Went printer shopping last week to replace my tired and flaky HP wireless printer. The wireless feature was wonky from the very first day so I did a little happy dance when it came to a grisly end. Interestingly enough, over the past year, I’ve seen an uptick in customer calls about HP dropping the signal or simply refusing to connect from sleep mode than any other printer. After a year of dealing with this, I had already decided to give HP a pass. with this purchase. I wanted a printer that was low cost to run, quiet, and had 4 seperate ink cartridges rather than two. I’m done with the big tubs ‘o colour ink. They are a costly rip off – run out of red and you have to throw away the entire cartridge so 4 inks was my primary need. I had always had luck with Epsons in the past with both printers and scanners. My trusty Epson scanner doesn’t work with Windows 8.1 so I had to replace it as well. I’ve needed to for quite awhile, but I limped along with the HP all in on
e scanner function. It was adequate whereas the Epson always reproduced colours faithfully so I started and ended my search with Epson.
So the key features were: low cost to run, quiet, and 4 seperate ink cartridges. After a bit of research, I settled on the Epson Small-in-One series. The slightly smaller footprint was a bonus. I was lucky, I found the XP 310 on sale for a paltry $49. Printer setup is simple on all printers, it’s pretty much no brainer territory. Epson’s wireless setup and connection is rock solid stable on my computers, tablet and phone. I tested it with a friends iPad and again – seamless. So far the irritating issue with the wifi disconnect when the printer wakes hasn’t appeared.
The scanner faithfully reproduces colours so no adjustment is needed. I like to test printers with some old Queen Victoria Canadian stamps I own. I use these stamps because although they are the same issue, they have serious colour variations that don’t always reproduce well with low end scanner. By placing them all on the scanner and scanning them individually and as a set, I can quickly pick out whether a scanner’s colour calibration is sensative enough. The HP scanner usually gave up slightly muted colours that didn’t pick out the variety. The Epson 310 duplicates the tricky colour differences exceptionally well.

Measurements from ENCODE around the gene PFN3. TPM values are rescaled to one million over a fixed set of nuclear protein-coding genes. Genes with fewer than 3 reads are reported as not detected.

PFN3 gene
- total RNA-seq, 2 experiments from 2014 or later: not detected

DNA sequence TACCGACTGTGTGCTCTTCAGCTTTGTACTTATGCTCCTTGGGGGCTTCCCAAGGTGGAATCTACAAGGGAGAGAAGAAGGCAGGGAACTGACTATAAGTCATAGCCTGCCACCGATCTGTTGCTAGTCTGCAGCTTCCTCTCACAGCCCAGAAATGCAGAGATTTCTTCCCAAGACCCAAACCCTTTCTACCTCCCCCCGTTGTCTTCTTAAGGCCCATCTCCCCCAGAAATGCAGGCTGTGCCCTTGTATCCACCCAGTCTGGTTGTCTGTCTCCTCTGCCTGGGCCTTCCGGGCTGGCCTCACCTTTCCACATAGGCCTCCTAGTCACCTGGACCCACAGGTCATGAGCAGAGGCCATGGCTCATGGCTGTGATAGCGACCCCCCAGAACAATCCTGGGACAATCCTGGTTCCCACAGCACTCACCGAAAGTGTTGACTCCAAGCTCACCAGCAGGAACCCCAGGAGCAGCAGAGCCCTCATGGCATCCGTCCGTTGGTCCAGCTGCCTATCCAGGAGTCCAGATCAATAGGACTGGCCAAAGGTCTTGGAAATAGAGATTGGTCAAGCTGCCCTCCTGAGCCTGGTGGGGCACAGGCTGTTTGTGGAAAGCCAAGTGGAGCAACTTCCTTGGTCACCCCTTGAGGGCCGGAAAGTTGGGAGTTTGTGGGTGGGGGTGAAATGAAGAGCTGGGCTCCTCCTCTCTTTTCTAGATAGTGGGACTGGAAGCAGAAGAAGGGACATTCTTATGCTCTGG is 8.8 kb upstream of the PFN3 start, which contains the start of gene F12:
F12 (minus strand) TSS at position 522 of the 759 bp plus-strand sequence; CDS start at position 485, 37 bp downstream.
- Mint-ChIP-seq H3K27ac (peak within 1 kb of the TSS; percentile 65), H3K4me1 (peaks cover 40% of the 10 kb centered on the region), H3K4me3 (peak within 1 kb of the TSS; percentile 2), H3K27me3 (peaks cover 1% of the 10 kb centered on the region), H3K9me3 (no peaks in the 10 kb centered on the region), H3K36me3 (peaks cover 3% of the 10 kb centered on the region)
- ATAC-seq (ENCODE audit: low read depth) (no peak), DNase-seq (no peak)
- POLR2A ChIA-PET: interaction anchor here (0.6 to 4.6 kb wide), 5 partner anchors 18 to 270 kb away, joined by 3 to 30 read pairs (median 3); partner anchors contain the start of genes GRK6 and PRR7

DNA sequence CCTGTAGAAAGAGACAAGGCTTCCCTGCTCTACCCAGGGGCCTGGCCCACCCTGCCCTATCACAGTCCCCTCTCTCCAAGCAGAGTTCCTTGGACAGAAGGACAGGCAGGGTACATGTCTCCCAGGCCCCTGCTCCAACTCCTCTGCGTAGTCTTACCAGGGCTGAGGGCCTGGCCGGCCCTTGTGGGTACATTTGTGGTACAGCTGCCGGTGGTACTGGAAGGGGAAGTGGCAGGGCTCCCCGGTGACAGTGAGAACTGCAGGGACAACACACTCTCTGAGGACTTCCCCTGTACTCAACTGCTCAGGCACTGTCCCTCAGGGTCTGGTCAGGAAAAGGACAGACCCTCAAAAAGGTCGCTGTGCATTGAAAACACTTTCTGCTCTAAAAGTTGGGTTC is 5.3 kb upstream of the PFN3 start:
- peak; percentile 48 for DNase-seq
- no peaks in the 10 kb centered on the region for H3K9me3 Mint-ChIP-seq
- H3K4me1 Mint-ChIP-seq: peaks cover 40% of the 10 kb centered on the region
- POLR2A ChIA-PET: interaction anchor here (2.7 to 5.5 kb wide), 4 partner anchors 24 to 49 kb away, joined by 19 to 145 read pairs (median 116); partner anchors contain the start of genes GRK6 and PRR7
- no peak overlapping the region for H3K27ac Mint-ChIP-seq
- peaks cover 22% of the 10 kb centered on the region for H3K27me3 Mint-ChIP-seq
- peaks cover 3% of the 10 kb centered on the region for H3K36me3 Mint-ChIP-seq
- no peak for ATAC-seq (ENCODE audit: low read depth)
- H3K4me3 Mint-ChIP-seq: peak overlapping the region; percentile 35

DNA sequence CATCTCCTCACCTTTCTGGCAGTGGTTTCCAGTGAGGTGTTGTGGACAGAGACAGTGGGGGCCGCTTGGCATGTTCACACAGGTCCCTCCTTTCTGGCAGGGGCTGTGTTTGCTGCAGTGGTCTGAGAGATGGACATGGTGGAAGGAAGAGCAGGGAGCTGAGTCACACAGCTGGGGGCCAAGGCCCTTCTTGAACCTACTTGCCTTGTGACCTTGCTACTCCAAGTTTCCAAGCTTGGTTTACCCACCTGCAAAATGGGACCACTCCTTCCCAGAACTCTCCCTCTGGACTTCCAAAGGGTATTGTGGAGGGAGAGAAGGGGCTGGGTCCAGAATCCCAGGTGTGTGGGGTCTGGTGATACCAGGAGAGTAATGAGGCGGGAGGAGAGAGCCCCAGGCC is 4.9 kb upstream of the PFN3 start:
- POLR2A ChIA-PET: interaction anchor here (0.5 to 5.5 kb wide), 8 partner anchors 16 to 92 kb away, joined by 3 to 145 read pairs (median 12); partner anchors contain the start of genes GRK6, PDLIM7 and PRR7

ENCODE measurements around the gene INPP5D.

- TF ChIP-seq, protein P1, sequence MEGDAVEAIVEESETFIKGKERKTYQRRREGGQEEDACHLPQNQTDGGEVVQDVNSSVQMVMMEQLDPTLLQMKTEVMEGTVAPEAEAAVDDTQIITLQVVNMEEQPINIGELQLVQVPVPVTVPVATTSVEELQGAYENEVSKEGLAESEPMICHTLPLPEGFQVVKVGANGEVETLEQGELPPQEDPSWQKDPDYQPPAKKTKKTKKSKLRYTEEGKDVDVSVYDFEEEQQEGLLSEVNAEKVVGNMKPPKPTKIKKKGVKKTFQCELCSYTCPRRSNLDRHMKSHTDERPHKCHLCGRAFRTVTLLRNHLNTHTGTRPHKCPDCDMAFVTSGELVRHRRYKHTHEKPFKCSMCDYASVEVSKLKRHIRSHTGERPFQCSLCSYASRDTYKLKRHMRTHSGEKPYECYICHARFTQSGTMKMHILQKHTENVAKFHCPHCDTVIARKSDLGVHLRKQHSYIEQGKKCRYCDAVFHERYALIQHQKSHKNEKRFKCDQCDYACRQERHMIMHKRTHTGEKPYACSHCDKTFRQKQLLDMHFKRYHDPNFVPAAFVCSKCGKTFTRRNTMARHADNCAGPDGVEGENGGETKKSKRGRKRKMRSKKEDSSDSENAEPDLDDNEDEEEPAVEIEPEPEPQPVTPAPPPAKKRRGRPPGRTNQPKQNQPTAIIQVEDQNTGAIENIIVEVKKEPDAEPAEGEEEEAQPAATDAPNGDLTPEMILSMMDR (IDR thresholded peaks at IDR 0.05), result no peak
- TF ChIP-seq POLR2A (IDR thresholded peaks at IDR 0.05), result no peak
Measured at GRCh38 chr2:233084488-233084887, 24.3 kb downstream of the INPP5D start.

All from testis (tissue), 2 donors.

The scanner is also whisper quiet – a nice feature if you’re like me and you do most of your scanning in the wee hours of the morning. I still encounter the odd scanner still that sounds like a chain is rattling across the glass, so this was a consideration. Printing is what you expect from an Epson – bright, vivid colour reproduction and fast output. No complaints at all here.
Now comes the real bonus – ink costs. No, you don’t have to sell your soul to keep supplied in ink. The XP 310 takes the T-200 ink in both regular capacity and high capacity refils. I tend towards the regular because I don’t print a lot, so that makes this printer even more cost effective. I can purchase the ink directly from Epson – delivered to my door – for $10 per colour and $15 for the black (around 175 pages). High capacity runs around $18 for the colour and $36 for black (around 500 pages). Buy 2 cartidges or more and shipping is free. So that drives the costs down a little.
All in all the Epson Small-in-One is a great little printer for the home.